Fossil fuel-based power generation jumps 38 percent

January 16,2019

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LAHORE: The share of fossil fuel-based power generation has jumped by a whopping 38 percent since 2014-15, owing mainly to stagnation/reduction and no significant expansion in hydroelectric generation, The News learnt on Tuesday.

Country’s hydroelectric share in energy mix has fallen from 32 percent in 2013 to 29 percent in 2018, while the thermal (IPPS) share has increased from 40 percent to 45 percent during the same period.

Analysts say Pakistan’s dependence on imported fuel-based thermal power generation has increased to a fault, while the solar and wind tariffs have reduced across the world.

Official data revealed that power generation from natural gas, furnace oil, high speed diesel, coal and imported electricity stood at 57.65 billion units in 2014-15, translating into a share of 59.15 percent of total power generation mix.

It jumped to 79.57 billion units in 2017-18, registering a leap in its share to 65.88 percent of total power generation mix.

Out of fossil fuel-based electricity generation, a steep rise has been recorded in coal-based power production during 2014-15 and 2017-18. It surged from mere 103GWh in 2014-15 to 11.75 billion units in 2017-18, showing a staggering jump of 11313.59 percent.

Electricity generation from natural gas clocked in at 22.92 units in 2014-15, which rose to 43.65 billion units in 2017-18, depicting a growth of 90.39 percent.

Generation from furnace oil, however, saw a downward trend due to policy decision about discouraging its use for power production. As many as 31.72 billion units of electricity were produced in 2014-15 from furnace oil, which reduced to 23.37 billion units, showing a slide of 26.31 percent during the same period.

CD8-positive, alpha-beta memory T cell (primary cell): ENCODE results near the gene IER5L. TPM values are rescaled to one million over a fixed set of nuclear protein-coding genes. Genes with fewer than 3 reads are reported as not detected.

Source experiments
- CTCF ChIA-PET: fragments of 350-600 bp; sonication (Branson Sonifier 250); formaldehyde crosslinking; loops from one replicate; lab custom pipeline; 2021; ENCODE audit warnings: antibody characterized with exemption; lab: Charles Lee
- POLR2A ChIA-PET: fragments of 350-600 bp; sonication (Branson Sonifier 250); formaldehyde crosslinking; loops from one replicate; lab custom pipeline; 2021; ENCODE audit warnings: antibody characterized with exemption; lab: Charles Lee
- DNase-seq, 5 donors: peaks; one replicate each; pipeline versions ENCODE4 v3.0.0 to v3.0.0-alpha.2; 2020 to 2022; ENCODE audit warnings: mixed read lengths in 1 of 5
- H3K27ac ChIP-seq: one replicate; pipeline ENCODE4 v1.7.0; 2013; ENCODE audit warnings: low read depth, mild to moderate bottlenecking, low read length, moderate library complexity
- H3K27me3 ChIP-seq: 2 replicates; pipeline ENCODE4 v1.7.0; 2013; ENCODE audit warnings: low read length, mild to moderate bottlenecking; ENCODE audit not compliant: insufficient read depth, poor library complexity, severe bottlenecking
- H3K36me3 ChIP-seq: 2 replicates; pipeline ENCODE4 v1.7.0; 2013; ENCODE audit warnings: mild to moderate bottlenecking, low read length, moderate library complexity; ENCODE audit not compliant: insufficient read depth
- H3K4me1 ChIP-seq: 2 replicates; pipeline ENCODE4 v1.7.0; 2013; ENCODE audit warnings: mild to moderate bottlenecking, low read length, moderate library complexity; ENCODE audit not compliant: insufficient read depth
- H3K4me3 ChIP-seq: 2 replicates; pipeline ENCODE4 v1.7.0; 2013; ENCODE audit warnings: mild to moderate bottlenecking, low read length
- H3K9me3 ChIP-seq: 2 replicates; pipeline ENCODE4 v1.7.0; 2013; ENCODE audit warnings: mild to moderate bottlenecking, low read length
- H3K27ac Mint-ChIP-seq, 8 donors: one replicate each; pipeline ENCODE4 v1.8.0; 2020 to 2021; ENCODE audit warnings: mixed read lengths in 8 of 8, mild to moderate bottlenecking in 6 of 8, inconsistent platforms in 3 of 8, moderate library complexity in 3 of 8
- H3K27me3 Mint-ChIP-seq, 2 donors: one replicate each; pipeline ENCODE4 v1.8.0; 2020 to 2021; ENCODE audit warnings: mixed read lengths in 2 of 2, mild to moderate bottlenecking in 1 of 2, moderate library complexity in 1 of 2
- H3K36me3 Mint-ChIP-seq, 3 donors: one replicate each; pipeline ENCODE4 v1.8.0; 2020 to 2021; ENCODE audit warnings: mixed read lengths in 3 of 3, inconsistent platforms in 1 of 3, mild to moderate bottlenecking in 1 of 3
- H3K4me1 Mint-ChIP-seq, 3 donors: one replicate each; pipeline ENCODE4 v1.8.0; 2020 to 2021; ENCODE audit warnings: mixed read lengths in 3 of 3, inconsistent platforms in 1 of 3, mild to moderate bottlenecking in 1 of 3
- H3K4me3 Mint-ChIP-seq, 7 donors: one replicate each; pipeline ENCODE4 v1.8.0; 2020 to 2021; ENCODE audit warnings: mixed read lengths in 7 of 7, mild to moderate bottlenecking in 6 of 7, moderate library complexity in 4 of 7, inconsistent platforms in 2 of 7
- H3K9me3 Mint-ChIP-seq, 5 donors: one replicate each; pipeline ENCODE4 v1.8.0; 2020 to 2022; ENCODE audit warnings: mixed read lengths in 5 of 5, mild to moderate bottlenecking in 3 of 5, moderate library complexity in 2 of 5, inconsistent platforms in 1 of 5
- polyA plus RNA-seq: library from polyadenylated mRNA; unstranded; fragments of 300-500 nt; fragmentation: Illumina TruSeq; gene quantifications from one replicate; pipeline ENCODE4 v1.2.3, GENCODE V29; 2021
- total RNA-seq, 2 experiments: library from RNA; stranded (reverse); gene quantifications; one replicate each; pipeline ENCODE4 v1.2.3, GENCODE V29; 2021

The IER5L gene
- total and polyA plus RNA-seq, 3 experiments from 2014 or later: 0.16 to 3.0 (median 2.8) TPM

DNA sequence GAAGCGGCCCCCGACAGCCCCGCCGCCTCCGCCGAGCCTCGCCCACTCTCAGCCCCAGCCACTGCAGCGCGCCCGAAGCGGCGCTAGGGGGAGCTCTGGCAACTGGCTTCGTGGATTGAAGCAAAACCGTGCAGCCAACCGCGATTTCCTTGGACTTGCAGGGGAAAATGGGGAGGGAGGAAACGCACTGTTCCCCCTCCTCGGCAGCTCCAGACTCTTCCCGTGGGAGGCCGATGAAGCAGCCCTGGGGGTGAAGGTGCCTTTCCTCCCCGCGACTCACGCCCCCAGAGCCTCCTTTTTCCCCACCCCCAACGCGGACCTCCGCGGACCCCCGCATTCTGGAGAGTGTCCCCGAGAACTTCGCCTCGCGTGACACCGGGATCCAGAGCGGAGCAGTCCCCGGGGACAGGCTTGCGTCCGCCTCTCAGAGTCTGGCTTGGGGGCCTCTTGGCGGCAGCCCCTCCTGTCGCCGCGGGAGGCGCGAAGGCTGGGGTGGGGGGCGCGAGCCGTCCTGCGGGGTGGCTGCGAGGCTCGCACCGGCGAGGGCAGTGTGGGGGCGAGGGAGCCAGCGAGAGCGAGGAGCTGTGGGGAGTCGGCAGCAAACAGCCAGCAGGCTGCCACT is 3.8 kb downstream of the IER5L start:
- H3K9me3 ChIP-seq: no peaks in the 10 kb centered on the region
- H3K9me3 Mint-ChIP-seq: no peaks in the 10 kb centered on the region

Diesel-based power generation also nosedived during the period. High speed diesel-based power generation contributed 2.90 billion units in 2014-15, which declined to 785GWh in 2017-18, indicating a dip of 72.98 percent.

Although fossil fuel-based power generation is not an environmentally-friendly option, thermal generation contributed significantly in reducing the gap between demand and supply.

The augmented power supply has greatly helped in reducing intensity of crippling outages across the country.

The added capacity of thermal units also leads to supplementing base-load, ensuring a continuous supply of electricity most of time as such electricity generation units are only turned off during periodic maintenance.

These thermal plants act as readily available sets of capacity as well to meet peak load.

The typical peak load is the daily fluctuation of electricity use, which is usually on the lower side in the early morning and on higher side in the early evening.

According to an official document, the chronic and prolonged power shortages were a prime economic challenge especially three-four years back. However, in recent years, priority was given to electricity generation.

The installed capacity up to early 2018 reached 29,573 MW, which was 22,812 MW in 2012-13, thus, posting a growth of 30 percent.

Although electricity generation varies due to availability of inputs and other constraints, the generation increased from 96.49 billion units in 2012-13 to over 120 billion units in 2017-18, posting a growth of 22 percent.


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